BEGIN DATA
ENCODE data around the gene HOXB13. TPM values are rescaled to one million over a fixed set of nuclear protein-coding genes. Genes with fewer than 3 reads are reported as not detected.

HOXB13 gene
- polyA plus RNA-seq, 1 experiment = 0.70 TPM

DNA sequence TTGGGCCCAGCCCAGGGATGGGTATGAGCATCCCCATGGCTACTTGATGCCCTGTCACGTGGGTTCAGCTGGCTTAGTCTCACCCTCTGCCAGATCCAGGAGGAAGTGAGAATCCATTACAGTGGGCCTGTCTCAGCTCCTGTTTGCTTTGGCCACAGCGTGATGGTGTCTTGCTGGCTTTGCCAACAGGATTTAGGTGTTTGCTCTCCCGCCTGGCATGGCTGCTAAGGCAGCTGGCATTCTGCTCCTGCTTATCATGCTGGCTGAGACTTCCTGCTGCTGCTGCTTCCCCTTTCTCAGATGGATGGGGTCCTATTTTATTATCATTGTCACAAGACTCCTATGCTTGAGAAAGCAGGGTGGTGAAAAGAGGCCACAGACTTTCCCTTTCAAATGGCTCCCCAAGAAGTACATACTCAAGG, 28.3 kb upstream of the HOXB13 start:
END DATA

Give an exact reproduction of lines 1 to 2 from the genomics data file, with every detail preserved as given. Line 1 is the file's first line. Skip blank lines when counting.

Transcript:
ENCODE data around the gene HOXB13. TPM values are rescaled to one million over a fixed set of nuclear protein-coding genes. Genes with fewer than 3 reads are reported as not detected.

HOXB13 gene